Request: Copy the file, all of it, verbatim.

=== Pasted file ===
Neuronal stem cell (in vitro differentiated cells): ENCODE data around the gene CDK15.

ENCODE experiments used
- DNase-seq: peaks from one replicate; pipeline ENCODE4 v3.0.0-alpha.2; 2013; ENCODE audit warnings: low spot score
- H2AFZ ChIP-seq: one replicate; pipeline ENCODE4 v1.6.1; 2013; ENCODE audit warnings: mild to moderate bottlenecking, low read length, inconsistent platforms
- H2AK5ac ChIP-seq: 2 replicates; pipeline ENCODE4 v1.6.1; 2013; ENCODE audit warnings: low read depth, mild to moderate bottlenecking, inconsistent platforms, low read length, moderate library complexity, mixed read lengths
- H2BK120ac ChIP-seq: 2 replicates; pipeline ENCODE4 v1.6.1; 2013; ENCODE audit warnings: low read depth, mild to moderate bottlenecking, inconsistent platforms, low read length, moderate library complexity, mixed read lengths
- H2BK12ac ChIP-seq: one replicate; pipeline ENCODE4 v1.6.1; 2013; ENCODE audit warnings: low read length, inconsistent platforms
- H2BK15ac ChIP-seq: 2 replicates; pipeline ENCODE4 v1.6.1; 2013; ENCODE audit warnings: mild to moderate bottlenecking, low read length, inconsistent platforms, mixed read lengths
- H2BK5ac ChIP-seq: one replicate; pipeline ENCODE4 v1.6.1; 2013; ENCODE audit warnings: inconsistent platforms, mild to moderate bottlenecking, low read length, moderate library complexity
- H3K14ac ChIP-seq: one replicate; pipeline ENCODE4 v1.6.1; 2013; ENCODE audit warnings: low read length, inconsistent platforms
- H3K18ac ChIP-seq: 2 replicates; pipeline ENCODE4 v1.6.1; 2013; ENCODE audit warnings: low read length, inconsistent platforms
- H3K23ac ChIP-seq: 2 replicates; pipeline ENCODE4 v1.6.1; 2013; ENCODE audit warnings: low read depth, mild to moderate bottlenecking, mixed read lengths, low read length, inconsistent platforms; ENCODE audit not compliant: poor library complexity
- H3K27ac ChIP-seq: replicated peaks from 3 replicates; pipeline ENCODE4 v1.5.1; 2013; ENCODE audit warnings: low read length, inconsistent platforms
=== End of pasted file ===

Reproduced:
Neuronal stem cell (in vitro differentiated cells): ENCODE data around the gene CDK15.

ENCODE experiments used
- DNase-seq: peaks from one replicate; pipeline ENCODE4 v3.0.0-alpha.2; 2013; ENCODE audit warnings: low spot score
- H2AFZ ChIP-seq: one replicate; pipeline ENCODE4 v1.6.1; 2013; ENCODE audit warnings: mild to moderate bottlenecking, low read length, inconsistent platforms
- H2AK5ac ChIP-seq: 2 replicates; pipeline ENCODE4 v1.6.1; 2013; ENCODE audit warnings: low read depth, mild to moderate bottlenecking, inconsistent platforms, low read length, moderate library complexity, mixed read lengths
- H2BK120ac ChIP-seq: 2 replicates; pipeline ENCODE4 v1.6.1; 2013; ENCODE audit warnings: low read depth, mild to moderate bottlenecking, inconsistent platforms, low read length, moderate library complexity, mixed read lengths
- H2BK12ac ChIP-seq: one replicate; pipeline ENCODE4 v1.6.1; 2013; ENCODE audit warnings: low read length, inconsistent platforms
- H2BK15ac ChIP-seq: 2 replicates; pipeline ENCODE4 v1.6.1; 2013; ENCODE audit warnings: mild to moderate bottlenecking, low read length, inconsistent platforms, mixed read lengths
- H2BK5ac ChIP-seq: one replicate; pipeline ENCODE4 v1.6.1; 2013; ENCODE audit warnings: inconsistent platforms, mild to moderate bottlenecking, low read length, moderate library complexity
- H3K14ac ChIP-seq: one replicate; pipeline ENCODE4 v1.6.1; 2013; ENCODE audit warnings: low read length, inconsistent platforms
- H3K18ac ChIP-seq: 2 replicates; pipeline ENCODE4 v1.6.1; 2013; ENCODE audit warnings: low read length, inconsistent platforms
- H3K23ac ChIP-seq: 2 replicates; pipeline ENCODE4 v1.6.1; 2013; ENCODE audit warnings: low read depth, mild to moderate bottlenecking, mixed read lengths, low read length, inconsistent platforms; ENCODE audit not compliant: poor library complexity
- H3K27ac ChIP-seq: replicated peaks from 3 replicates; pipeline ENCODE4 v1.5.1; 2013; ENCODE audit warnings: low read length, inconsistent platforms